Boeing 747 12 flight pattern

I caught the flight just as the plane was completing the lower right part of the bottom of the “2.” I assumed that it was either a hoax or a small corporate jet. I couldn’t believe it when Geekwire the next day showed photos of the 747 freighter that made its inaugural flight flying the “12.”

boeingseahawks221-600x399

For more photos of the Seahawks 747 see the Geekwire article.

“Starbucks’ 12-cent coffee campaign was cool and Microsoft’s on-campus decorations were neat, but it’s safe to say Boeing just might have the most Seahawks passion of any company yet.

We’ve been hearing a few people complain that Boeing is “wasting fuel,” by flying the 747-8 Freighter today in the “12″ pattern. We reached out to Boeing to see if the company had a response, and here’s what they sent:

“This is a Boeing owned airplane that is already being used in test flight. We are sponsors of the Seahawks and have partnered with them for many years for community projects. We’re proud to show our support of the team and their fans across the Northwest.”

Microsoft spelled out their support with their 12th man photo:

Microsoft 12

While Google’s new building is just starting construction, they didn’t want to be left out of the 12th man craziness. So the construction team painted a Seahawks logo at the bottom of the construction pit:

Google construction 12th

In my continuing series of daily flips, the Space Needle jumps into the fray on January 20:

space needle 12 flip“The Seahawks 12th men are everywhere. It is a delight to be experiencing the 12th man flags in all kinds of strange places – from the ferry terminal, to 18 story light patterns on Seattle’s skyscrapers and on that old standby the Space Needle. The many ways of flipping perspective in this photo of the top of the city looking down on Century Link Field, to the green color of the roof as a 50 year celebration of the building of the space needle to all of the people actually standing on the top of the space needle representing the 12th man. What I really like about the change in perspective of the 12th man is the bringing together of the fans and team as one. Instead of just flying a Seahawks logo flag, it is a tribute to the oneness of team and fans. And we are everywhere – whether here in Seattle or the native New Yorkers who are coming out in droves for Super Bowl run. And on Super Bowl Media day the real attraction for me wasn’t the crazed international media but the Seahawk 12th man flag waving and number 12 jerseys of the fans sitting in the stands cheering their “teammates” on. We are ONE of the 12. How cool is that? There are so many ways that the elite athletes are separate from those of us who are mere uncoordinated mortals. Yet the notion of the 12th man brings us all together. It is another way of reaffirming why it is so important to have a live audience cheering the team on. Having sat (well stood, you can’t sit at a Seahawks game) in Century Link field the raw power of the 12th men and women at full roar is something that has to be viscerally experienced. The sound goes right through you. You are unable to hear yourself or even your neighbor. You can only feel the sound vibrating through every part of your body. We won’t be in New York for the Super Bowl but we 12th men will be there in spirit helping the local 12th men shout their support for our collective team.  Go Hawks!!!”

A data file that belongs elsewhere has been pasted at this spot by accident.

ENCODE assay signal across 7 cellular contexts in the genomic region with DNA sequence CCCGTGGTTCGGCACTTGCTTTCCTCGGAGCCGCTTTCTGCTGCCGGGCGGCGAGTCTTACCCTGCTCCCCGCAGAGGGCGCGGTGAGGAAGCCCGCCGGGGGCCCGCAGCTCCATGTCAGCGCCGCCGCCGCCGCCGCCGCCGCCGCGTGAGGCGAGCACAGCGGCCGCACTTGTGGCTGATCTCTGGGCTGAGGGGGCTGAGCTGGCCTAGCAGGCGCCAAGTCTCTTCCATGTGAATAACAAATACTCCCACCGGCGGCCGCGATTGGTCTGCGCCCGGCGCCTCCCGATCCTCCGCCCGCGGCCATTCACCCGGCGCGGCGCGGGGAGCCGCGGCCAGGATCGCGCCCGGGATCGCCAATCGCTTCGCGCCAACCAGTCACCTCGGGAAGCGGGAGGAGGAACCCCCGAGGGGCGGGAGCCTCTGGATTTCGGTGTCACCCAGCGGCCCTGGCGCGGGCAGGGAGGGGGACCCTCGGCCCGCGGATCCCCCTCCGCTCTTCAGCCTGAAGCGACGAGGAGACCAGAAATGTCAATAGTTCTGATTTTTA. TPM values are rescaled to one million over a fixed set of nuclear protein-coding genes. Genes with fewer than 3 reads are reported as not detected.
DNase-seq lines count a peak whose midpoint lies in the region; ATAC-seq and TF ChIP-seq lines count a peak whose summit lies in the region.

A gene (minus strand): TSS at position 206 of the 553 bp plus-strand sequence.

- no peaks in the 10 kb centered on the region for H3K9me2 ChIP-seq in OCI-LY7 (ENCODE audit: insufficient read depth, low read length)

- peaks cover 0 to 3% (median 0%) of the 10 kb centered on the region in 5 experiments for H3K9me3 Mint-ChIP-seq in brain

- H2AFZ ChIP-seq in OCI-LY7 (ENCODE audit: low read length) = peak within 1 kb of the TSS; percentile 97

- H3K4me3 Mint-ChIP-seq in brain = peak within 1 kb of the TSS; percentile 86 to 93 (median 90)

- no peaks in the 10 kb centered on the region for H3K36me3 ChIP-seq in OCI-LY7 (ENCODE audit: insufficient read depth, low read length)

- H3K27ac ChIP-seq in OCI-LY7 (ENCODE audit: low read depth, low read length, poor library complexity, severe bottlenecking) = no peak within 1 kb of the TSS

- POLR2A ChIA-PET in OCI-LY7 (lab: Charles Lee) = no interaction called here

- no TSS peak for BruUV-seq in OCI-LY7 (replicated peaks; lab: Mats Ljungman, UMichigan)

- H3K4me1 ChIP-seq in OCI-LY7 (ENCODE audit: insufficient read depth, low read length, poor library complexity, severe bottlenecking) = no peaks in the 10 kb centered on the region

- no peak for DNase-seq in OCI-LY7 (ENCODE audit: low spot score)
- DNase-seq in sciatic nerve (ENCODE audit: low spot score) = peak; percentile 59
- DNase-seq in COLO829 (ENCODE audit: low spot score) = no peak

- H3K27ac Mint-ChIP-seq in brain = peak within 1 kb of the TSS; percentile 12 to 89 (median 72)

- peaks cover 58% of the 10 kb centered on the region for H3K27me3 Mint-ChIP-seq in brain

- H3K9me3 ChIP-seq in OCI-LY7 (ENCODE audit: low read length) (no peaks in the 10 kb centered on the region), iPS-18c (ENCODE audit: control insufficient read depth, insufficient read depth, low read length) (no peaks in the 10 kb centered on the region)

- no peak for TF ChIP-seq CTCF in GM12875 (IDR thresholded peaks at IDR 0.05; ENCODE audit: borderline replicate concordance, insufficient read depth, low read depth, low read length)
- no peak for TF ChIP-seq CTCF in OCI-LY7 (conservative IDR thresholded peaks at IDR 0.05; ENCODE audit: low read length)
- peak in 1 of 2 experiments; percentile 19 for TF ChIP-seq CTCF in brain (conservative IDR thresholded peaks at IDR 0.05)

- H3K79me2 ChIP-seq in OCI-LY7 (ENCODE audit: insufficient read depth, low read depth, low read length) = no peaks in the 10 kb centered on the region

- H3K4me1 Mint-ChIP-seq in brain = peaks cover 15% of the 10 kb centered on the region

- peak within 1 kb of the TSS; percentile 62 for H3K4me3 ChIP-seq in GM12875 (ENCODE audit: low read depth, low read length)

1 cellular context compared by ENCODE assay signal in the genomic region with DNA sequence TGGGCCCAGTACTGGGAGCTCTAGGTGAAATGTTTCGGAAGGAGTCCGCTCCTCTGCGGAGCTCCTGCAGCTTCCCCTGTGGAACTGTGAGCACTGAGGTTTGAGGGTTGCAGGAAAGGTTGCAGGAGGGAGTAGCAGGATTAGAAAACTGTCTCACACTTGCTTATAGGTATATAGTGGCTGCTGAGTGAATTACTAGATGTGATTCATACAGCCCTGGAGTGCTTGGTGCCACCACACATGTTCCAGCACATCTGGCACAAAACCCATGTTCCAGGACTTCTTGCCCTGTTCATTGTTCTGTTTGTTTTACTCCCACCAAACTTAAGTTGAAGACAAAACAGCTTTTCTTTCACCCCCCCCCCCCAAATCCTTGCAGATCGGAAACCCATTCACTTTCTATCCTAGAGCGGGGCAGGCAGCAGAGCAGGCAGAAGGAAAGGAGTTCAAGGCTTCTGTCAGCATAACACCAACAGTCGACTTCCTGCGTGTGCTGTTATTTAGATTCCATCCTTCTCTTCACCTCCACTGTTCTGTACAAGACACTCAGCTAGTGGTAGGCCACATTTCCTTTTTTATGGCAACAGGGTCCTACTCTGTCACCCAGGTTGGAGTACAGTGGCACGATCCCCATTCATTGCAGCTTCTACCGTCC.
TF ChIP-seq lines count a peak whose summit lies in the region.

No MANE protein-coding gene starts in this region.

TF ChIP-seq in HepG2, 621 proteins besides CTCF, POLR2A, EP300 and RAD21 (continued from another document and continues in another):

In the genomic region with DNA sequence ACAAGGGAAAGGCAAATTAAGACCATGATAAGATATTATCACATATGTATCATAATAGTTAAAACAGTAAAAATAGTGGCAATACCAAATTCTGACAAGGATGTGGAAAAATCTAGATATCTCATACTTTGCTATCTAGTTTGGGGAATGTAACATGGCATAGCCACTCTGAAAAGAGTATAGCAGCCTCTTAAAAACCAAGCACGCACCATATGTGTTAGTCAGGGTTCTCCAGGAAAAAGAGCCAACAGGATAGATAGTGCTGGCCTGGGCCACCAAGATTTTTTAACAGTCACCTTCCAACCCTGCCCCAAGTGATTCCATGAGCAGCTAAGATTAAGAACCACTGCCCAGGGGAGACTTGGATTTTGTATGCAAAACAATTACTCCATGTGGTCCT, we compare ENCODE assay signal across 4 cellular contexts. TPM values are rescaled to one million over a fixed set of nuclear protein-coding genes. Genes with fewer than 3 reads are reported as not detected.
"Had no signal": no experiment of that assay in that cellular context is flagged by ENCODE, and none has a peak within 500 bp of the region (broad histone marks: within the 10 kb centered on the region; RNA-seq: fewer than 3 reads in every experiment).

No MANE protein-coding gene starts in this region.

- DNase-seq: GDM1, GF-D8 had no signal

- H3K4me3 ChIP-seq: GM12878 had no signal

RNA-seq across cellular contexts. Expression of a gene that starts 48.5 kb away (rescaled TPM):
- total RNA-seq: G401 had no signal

For our finale of 12th man support, what could be better than the Seattle Opera saluting the 12th man at the end of their Rigoletto performance:

A close up view of those Rigoletto performers in their 12th man shirts.

Go Seahawks! Trounce those Broncos.

Seattle 12 skyline

Posted in Content with Context, Curation, Flipped Perspective, Humor, Lifelet, Patterns, Relationship Capital, Sports, User Experience | Leave a comment

Lifelet: It’s Not About the Nail

How do you teach empathetic listening? It is not something that you can lecture about. You have to experience it. At a recent developmental seminar, we went through several paired exercises to improve our deep listening skills.

However, sometimes a well crafted video just says it all:

Annie Dillard, in The Writing Life captures the deeper essence of listening without the motor running:

“How we spend our days is, of course, how we spend our lives. What we do with this hour, and that one, is what we are doing. A schedule defends from chaos and whim. It is a net for catching days. It is a scaffolding on which a worker can stand and labor with both hands at sections of time. A schedule is a mock-up of reason and order—willed, faked, and so brought into being; it is a peace and a haven set into the wreck of time; it is a lifeboat on which you find yourself, decades later, still living. Each day is the same, so you remember the series afterward as a blurred and powerful pattern.”

anniedillard how we spend our days

How will you spend your life today?

Posted in Humor, Relationship Capital, Values | 1 Comment

Flipping My Perspective

The Seer book coverMy colleague, David Robinson, just completed his book The Seer: The Mind of the Entrepreneur, Artist,Visionary, Seeker, Learner, Leader, Creator…YouDavid’s book follows a young entrepreneur and his Socratic interactions with a mysterious guru Virgil. The book is about seeing the world in a different way.

I just finished a very early draft of my first book, Emails to a Young Entrepreneur. The core exercise in the book is about flipping your perspective each day.